When we recognize that whiteness is a construct, that blackness is a construct, that race is a construct, we take one important step. We then need to take another. We need to take the step of saying that we want to exchange of our sense of distance from the reality of the vulnerability of the body for a society in which all bodies are equally vulnerable and equally free.
            We don't yet live in that society. The Torah doesn't live in that reality either. But Isaac's bound body and the rabbis choice to force us to look at it every year is perhaps a way in to that worldview.

            That's where we want to go. To the worldview where the color of Isaac's skin doesn't make him more or less likely to be bound or unbound, where the color of his skin doesn't make him more or less likely to live with a constant underlying sense of fear.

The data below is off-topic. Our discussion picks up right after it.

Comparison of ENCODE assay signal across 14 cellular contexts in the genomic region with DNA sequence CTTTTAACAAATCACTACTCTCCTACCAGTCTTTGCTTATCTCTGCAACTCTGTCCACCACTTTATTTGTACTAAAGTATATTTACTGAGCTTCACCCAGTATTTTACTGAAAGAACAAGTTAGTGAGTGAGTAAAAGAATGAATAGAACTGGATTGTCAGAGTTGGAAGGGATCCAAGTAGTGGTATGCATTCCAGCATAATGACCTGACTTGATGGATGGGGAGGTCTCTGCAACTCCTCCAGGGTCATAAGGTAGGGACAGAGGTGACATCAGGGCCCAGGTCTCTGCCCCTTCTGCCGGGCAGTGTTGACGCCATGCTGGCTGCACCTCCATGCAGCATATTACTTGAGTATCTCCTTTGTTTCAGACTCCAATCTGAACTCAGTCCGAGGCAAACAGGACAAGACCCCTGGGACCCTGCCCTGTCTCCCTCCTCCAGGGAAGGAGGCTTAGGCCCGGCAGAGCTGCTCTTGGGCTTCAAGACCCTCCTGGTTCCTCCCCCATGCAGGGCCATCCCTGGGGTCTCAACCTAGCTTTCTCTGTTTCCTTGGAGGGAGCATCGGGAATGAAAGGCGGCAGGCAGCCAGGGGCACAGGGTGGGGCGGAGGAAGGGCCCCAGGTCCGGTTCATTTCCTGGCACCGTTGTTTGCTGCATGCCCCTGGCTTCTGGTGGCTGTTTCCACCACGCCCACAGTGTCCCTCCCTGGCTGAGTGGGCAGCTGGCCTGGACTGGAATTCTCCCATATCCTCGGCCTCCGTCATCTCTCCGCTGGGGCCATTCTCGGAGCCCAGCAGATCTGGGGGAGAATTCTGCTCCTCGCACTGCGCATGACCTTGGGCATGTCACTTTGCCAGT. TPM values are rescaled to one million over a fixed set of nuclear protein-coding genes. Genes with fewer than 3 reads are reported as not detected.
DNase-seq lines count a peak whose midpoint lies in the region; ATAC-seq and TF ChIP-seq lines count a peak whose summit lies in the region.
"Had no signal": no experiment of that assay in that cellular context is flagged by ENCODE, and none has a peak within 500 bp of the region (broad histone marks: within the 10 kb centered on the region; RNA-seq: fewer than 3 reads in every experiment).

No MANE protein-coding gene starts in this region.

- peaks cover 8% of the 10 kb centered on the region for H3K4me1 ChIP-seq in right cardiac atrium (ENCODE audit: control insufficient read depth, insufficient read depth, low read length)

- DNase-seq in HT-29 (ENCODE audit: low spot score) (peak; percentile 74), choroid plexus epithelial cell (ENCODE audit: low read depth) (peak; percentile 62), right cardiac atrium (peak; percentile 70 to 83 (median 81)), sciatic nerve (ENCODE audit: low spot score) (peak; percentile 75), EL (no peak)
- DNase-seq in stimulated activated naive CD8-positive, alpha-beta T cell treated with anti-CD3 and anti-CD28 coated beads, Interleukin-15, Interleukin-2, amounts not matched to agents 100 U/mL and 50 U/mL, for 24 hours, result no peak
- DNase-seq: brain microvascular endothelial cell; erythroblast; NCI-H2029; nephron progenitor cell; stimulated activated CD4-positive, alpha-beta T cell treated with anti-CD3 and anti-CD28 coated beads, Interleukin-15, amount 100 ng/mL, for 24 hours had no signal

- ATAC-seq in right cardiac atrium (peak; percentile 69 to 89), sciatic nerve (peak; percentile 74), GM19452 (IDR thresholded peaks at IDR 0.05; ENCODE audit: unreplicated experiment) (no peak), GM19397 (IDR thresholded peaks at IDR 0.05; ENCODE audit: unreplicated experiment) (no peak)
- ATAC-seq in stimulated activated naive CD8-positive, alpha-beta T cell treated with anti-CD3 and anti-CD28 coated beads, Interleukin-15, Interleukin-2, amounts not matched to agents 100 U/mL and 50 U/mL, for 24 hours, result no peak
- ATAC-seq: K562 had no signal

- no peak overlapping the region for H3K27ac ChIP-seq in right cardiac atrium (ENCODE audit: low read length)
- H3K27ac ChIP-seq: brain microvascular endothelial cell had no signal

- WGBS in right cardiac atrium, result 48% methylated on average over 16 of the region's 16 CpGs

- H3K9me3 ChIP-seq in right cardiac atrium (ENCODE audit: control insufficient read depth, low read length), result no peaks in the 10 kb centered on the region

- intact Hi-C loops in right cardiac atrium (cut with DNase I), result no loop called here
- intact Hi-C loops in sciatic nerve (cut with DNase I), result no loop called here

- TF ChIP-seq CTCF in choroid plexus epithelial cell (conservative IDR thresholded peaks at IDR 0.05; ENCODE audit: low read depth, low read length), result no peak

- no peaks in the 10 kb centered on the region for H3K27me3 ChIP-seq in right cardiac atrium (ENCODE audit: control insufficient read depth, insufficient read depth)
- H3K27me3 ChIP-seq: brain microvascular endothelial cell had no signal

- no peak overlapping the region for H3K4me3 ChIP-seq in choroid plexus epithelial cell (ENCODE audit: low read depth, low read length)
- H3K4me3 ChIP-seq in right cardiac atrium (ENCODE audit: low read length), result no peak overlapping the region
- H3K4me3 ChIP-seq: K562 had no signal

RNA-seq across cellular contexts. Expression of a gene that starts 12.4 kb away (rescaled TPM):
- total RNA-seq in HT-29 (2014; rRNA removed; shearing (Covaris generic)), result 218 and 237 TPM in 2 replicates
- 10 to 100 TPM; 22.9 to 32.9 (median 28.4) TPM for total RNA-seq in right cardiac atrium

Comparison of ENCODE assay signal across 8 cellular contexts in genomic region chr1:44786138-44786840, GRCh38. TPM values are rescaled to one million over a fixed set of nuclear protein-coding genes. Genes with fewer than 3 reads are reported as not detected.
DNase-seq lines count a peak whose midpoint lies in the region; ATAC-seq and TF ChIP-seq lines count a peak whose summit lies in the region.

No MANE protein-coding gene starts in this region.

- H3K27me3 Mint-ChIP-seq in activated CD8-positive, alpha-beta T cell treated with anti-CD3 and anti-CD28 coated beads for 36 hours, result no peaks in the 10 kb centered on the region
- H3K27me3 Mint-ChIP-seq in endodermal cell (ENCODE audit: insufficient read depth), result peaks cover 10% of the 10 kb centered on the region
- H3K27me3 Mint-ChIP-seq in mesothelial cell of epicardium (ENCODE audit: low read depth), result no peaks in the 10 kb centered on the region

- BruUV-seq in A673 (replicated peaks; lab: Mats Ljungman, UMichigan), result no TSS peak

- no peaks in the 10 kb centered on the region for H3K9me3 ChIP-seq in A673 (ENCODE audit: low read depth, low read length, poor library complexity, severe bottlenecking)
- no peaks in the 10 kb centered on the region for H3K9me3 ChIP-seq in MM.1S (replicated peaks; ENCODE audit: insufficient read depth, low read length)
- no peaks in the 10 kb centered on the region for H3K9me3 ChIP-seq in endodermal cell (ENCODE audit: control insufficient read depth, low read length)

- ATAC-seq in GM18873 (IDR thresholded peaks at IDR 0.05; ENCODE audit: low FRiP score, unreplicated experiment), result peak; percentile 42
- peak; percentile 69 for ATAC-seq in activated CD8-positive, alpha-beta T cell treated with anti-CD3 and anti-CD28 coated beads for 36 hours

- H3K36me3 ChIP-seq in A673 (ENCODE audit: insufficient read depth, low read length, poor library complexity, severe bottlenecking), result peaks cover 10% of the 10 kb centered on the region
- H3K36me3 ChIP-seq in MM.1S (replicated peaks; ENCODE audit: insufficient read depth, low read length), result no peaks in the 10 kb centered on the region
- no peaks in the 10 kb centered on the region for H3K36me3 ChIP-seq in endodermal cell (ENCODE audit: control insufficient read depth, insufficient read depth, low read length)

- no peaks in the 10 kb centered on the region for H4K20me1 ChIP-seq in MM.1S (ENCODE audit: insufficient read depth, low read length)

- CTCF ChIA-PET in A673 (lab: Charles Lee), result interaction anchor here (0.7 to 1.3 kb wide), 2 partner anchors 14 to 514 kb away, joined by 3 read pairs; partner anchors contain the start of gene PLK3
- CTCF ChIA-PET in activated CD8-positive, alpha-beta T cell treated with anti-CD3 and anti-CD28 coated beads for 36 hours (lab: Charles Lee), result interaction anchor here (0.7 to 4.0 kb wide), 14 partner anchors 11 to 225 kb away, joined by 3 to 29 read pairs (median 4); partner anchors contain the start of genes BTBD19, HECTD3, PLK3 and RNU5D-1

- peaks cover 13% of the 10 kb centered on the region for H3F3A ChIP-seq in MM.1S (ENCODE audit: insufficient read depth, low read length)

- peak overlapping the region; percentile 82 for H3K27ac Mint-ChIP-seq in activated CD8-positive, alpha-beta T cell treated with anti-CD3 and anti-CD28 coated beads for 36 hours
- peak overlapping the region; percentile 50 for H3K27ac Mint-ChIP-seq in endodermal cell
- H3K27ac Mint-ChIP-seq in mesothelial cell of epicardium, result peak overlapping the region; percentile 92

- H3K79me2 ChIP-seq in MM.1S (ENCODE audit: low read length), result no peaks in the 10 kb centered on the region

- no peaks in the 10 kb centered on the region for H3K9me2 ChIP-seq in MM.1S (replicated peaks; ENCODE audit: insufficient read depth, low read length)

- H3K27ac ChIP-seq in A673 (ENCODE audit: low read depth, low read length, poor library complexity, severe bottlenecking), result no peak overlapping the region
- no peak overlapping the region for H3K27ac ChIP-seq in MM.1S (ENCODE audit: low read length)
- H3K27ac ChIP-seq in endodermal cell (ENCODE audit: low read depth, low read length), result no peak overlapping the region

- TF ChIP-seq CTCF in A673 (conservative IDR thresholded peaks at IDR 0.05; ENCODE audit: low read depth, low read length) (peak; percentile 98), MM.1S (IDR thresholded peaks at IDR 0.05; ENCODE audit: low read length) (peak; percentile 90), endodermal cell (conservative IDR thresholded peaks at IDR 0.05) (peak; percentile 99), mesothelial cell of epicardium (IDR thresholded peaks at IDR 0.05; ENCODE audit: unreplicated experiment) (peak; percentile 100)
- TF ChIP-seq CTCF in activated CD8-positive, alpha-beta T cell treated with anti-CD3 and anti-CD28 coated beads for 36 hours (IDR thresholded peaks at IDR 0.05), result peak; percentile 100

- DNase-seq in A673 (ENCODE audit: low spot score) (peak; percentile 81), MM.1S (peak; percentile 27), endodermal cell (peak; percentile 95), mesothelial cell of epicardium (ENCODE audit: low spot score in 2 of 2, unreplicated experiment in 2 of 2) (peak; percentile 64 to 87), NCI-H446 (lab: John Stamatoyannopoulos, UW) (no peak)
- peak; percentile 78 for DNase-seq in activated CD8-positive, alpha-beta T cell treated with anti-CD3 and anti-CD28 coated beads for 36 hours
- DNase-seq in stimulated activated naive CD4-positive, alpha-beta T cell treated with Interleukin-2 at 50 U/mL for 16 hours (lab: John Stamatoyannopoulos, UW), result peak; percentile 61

As Jews we often read this story in a way that focuses us more on the intellectual, spiritual, philosophical questions raised by the Akeida. I have felt compelled this year to stay with the body. With the embodied terror of Isaac and of Abraham. And beyond them of Hagar and Yishmael. And even Sarah.

            I have felt compelled to stay with the deep experience of bodily fear that is not right now equally shared in this country. But which perhaps we can begin to more deeply understand through our bodies than through our minds.

            Racism can only partially be unlearned through the mind. The racist’s fear, the fear that the supposedly white body carries of the black body is also a bodily fear. And so perhaps we can get more to the root of racism if we go to this body place. And perhaps this year that is where Isaac is inviting us to go.